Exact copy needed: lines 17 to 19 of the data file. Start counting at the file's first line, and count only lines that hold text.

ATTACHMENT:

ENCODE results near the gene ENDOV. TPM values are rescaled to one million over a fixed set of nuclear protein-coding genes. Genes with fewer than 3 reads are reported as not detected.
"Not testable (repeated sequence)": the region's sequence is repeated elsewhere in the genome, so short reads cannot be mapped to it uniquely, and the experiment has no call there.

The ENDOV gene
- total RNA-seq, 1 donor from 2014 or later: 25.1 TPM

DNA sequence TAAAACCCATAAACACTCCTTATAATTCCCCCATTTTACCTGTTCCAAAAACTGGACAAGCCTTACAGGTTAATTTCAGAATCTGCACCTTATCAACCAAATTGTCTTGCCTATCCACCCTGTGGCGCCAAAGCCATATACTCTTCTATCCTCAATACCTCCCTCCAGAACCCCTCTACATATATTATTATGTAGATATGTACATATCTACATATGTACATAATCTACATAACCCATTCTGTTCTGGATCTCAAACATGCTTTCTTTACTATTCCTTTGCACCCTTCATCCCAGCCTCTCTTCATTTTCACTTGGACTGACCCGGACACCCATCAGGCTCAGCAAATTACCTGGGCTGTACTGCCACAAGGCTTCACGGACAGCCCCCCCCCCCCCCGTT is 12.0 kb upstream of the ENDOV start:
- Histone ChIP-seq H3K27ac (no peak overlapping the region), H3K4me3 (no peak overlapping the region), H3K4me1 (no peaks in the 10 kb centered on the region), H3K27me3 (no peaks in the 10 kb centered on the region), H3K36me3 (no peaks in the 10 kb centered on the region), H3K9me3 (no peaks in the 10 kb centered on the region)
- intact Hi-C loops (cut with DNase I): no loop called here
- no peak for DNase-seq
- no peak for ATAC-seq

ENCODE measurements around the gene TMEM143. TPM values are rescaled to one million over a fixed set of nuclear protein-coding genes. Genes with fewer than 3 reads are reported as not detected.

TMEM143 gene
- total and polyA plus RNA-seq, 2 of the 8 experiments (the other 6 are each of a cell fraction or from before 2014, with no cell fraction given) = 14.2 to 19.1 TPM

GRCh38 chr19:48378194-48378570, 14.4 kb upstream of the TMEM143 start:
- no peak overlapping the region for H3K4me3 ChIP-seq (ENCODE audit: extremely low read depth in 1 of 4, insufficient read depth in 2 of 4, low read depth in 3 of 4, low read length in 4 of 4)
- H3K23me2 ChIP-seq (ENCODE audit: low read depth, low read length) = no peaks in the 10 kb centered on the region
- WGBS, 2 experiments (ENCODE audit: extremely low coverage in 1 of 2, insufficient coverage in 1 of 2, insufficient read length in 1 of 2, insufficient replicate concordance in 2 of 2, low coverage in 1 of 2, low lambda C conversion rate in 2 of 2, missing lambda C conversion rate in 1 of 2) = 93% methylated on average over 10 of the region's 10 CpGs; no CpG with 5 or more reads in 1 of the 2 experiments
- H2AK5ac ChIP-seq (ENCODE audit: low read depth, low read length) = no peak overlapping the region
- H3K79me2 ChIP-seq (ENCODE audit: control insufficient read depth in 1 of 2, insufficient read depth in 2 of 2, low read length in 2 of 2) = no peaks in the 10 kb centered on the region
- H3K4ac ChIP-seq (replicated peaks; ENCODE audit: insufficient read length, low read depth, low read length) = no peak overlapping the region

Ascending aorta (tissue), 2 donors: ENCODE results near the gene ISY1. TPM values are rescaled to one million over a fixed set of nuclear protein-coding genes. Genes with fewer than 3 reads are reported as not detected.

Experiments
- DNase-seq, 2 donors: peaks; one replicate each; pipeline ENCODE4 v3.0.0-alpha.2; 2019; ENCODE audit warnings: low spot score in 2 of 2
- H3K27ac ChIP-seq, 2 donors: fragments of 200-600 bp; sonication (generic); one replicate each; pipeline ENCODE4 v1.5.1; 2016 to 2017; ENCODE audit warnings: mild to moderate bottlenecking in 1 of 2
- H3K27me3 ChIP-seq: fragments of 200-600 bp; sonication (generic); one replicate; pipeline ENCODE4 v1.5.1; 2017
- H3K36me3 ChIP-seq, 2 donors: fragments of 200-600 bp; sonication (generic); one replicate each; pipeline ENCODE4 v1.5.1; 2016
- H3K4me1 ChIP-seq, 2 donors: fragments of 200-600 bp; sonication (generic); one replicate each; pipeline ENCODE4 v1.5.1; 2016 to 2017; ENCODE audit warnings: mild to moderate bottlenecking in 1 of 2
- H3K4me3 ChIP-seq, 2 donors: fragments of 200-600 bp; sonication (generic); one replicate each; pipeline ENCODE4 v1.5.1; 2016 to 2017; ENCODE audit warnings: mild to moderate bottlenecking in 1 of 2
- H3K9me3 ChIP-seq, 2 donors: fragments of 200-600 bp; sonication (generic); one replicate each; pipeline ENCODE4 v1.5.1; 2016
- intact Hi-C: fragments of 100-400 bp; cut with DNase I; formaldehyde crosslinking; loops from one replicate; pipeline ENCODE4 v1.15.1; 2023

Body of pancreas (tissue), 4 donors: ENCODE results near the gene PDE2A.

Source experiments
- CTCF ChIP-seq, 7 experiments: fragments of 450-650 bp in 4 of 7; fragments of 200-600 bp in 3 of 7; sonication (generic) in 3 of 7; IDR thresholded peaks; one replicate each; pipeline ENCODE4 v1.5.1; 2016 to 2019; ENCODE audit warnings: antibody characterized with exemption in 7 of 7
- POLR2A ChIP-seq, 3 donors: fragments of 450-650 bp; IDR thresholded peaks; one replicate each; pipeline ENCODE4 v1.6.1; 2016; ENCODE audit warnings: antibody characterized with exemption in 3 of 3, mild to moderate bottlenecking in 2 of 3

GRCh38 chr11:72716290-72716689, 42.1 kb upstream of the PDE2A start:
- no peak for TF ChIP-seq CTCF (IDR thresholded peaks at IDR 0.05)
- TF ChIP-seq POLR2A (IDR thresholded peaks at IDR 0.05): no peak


- H2AK5ac ChIP-seq (ENCODE audit: low read depth, low read length) = no peak overlapping the region
- H3K79me2 ChIP-seq (ENCODE audit: control insufficient read depth in 1 of 2, insufficient read depth in 2 of 2, low read length in 2 of 2) = no peaks in the 10 kb centered on the region
- H3K4ac ChIP-seq (replicated peaks; ENCODE audit: insufficient read length, low read depth, low read length) = no peak overlapping the region